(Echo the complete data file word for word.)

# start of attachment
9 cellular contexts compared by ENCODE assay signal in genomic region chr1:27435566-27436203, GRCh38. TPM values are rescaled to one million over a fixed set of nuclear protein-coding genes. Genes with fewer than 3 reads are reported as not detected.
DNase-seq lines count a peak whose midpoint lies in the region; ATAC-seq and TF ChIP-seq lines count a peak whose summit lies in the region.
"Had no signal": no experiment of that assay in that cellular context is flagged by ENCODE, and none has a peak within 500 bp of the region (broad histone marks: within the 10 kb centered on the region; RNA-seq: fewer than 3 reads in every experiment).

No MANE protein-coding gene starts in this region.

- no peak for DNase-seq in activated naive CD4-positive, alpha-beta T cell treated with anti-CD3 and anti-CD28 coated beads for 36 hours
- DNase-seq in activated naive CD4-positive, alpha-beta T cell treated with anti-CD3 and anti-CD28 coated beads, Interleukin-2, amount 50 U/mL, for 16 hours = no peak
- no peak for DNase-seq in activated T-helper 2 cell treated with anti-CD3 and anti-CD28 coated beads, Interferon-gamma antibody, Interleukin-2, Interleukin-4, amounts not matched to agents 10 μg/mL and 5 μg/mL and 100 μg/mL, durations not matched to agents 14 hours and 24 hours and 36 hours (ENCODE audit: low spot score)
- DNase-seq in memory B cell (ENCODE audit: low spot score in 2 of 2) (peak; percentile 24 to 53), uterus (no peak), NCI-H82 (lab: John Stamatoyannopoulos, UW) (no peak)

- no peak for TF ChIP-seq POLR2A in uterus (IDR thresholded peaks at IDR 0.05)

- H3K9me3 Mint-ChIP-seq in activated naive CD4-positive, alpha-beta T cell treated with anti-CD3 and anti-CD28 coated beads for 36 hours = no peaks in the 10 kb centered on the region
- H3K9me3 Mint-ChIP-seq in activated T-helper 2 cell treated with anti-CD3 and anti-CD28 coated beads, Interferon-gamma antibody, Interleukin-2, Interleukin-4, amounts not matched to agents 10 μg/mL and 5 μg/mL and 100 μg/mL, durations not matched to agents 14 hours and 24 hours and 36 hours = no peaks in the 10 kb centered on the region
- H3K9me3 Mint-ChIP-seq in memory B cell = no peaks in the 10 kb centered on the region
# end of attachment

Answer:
9 cellular contexts compared by ENCODE assay signal in genomic region chr1:27435566-27436203, GRCh38. TPM values are rescaled to one million over a fixed set of nuclear protein-coding genes. Genes with fewer than 3 reads are reported as not detected.
DNase-seq lines count a peak whose midpoint lies in the region; ATAC-seq and TF ChIP-seq lines count a peak whose summit lies in the region.
"Had no signal": no experiment of that assay in that cellular context is flagged by ENCODE, and none has a peak within 500 bp of the region (broad histone marks: within the 10 kb centered on the region; RNA-seq: fewer than 3 reads in every experiment).

No MANE protein-coding gene starts in this region.

- no peak for DNase-seq in activated naive CD4-positive, alpha-beta T cell treated with anti-CD3 and anti-CD28 coated beads for 36 hours
- DNase-seq in activated naive CD4-positive, alpha-beta T cell treated with anti-CD3 and anti-CD28 coated beads, Interleukin-2, amount 50 U/mL, for 16 hours = no peak
- no peak for DNase-seq in activated T-helper 2 cell treated with anti-CD3 and anti-CD28 coated beads, Interferon-gamma antibody, Interleukin-2, Interleukin-4, amounts not matched to agents 10 μg/mL and 5 μg/mL and 100 μg/mL, durations not matched to agents 14 hours and 24 hours and 36 hours (ENCODE audit: low spot score)
- DNase-seq in memory B cell (ENCODE audit: low spot score in 2 of 2) (peak; percentile 24 to 53), uterus (no peak), NCI-H82 (lab: John Stamatoyannopoulos, UW) (no peak)

- no peak for TF ChIP-seq POLR2A in uterus (IDR thresholded peaks at IDR 0.05)

- H3K9me3 Mint-ChIP-seq in activated naive CD4-positive, alpha-beta T cell treated with anti-CD3 and anti-CD28 coated beads for 36 hours = no peaks in the 10 kb centered on the region
- H3K9me3 Mint-ChIP-seq in activated T-helper 2 cell treated with anti-CD3 and anti-CD28 coated beads, Interferon-gamma antibody, Interleukin-2, Interleukin-4, amounts not matched to agents 10 μg/mL and 5 μg/mL and 100 μg/mL, durations not matched to agents 14 hours and 24 hours and 36 hours = no peaks in the 10 kb centered on the region
- H3K9me3 Mint-ChIP-seq in memory B cell = no peaks in the 10 kb centered on the region